Verification of phylogenetic predictions in vivo and the importance of the tetraloop motif in a catalytic RNA

Daniel A. Pomeranz Krummel, Sidney Altman

Research output: Contribution to journalArticlepeer-review

25 Scopus citations


M1 RNA, the catalytic subunit of Escherichia coli RNase P, forms a secondary structure that includes five sequence variants of the tetraloop motif. Site-directed mutagenesis of the five tetraloops of M1 RNA, and subsequent steady-state kinetic analysis in vitro, with different substrates in the presence and absence of the protein cofactor, reveal that (i) certain mutants exhibit defects that vary in a substrate-dependent manner, and that (ii) the protein cofactor can correct the mutant phenotypes in vitro, a phenomenon that is also substrate dependent. Thermal denaturation curves of tetraloop mutants that exhibit kinetic defects differ from those of wild-type M1 RNA. Although the data collected in vitro underscore the importance of the tetraloop motif to M1 RNA function and structure, three of the five tetraloops we examined in vivo are essential for the function of E. coli RNase P. The kinetic data in vitro are not in total agreement with previous phylogenetic predictions but the data in vivo are, as only mutants in those tetraloops proposed to be involved in tertiary interactions fail to complement in vivo. Therefore, the tetraloop motif is critical for the stabilization of the structure of M1 RNA and essential to RNase P function in the cell.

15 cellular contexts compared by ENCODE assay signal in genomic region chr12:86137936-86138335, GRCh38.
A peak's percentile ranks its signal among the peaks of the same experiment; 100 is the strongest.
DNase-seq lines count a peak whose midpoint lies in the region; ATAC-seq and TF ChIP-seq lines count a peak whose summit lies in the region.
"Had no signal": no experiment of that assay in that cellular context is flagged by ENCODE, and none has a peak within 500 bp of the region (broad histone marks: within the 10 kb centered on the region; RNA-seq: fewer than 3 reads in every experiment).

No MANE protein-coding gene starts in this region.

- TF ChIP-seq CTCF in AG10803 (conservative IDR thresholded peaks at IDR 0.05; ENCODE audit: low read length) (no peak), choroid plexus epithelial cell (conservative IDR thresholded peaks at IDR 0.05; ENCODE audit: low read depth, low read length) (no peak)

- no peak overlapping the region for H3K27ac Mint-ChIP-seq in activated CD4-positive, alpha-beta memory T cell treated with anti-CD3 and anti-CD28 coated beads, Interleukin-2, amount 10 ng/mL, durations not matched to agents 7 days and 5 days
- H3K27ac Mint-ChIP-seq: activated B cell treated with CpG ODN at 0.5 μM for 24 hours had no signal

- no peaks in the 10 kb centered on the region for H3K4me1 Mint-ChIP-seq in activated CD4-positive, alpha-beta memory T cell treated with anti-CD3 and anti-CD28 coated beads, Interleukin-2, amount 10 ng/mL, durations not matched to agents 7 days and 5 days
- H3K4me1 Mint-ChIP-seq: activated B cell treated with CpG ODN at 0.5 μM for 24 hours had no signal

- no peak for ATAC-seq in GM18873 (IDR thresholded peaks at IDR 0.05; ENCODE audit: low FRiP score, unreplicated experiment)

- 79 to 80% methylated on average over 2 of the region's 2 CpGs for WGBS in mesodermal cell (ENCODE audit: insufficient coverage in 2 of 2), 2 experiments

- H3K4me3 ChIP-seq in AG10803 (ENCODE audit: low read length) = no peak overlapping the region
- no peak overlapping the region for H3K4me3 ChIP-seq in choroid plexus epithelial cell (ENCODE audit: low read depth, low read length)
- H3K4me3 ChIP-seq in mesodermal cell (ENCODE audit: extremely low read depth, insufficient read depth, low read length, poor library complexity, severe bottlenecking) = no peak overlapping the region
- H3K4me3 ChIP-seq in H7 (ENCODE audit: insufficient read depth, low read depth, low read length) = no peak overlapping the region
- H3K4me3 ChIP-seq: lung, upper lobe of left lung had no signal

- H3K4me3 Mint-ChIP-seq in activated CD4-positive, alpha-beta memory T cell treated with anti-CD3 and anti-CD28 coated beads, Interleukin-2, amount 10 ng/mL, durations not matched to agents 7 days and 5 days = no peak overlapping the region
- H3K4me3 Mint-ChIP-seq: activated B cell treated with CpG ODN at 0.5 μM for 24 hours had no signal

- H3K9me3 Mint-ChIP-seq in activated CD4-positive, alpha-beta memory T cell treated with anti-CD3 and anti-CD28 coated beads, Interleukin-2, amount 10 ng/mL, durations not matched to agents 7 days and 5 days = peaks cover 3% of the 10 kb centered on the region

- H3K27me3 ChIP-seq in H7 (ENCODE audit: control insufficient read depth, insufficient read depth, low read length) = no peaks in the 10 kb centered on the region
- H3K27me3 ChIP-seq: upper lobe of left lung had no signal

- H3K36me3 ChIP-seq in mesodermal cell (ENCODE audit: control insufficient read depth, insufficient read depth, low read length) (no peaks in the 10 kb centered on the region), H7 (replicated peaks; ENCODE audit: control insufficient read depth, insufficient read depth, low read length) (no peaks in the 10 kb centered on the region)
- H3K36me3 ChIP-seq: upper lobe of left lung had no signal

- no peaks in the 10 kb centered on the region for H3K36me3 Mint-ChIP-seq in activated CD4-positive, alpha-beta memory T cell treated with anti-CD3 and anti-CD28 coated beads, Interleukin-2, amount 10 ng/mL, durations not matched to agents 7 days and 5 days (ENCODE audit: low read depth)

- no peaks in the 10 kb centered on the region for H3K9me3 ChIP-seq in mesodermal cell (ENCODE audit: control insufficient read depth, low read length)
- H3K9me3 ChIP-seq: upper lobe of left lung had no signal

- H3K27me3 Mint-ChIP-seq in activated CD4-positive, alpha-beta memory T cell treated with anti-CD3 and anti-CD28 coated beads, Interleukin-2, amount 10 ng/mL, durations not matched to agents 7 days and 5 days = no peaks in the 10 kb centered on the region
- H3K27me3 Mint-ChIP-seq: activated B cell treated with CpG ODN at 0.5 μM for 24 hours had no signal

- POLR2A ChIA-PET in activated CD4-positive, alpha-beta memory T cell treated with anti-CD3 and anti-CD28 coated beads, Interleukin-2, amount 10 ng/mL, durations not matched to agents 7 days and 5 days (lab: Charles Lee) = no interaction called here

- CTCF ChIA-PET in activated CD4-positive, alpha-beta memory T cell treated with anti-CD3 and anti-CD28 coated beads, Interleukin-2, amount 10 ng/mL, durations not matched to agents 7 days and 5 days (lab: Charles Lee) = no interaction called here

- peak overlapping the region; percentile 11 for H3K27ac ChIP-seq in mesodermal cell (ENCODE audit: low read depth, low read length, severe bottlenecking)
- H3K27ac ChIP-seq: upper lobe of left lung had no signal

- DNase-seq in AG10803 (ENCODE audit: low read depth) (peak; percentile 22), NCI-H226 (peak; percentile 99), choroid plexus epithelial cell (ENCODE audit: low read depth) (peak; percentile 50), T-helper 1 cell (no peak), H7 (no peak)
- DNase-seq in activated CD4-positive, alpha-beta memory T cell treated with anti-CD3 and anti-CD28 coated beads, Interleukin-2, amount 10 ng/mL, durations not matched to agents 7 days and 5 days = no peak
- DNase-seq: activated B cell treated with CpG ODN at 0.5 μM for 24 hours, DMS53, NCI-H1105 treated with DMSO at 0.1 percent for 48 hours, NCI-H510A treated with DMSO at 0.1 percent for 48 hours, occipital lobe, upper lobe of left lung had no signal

Original languageEnglish (US)
Pages (from-to)11200-11205
Number of pages6
JournalProceedings of the National Academy of Sciences of the United States of America
Issue number20
StatePublished - Sep 28 1999
Externally publishedYes


  • M1 RNA
  • Precursor 4.5S RNA
  • Precursor tRNA
  • RNase P

ASJC Scopus subject areas

  • General


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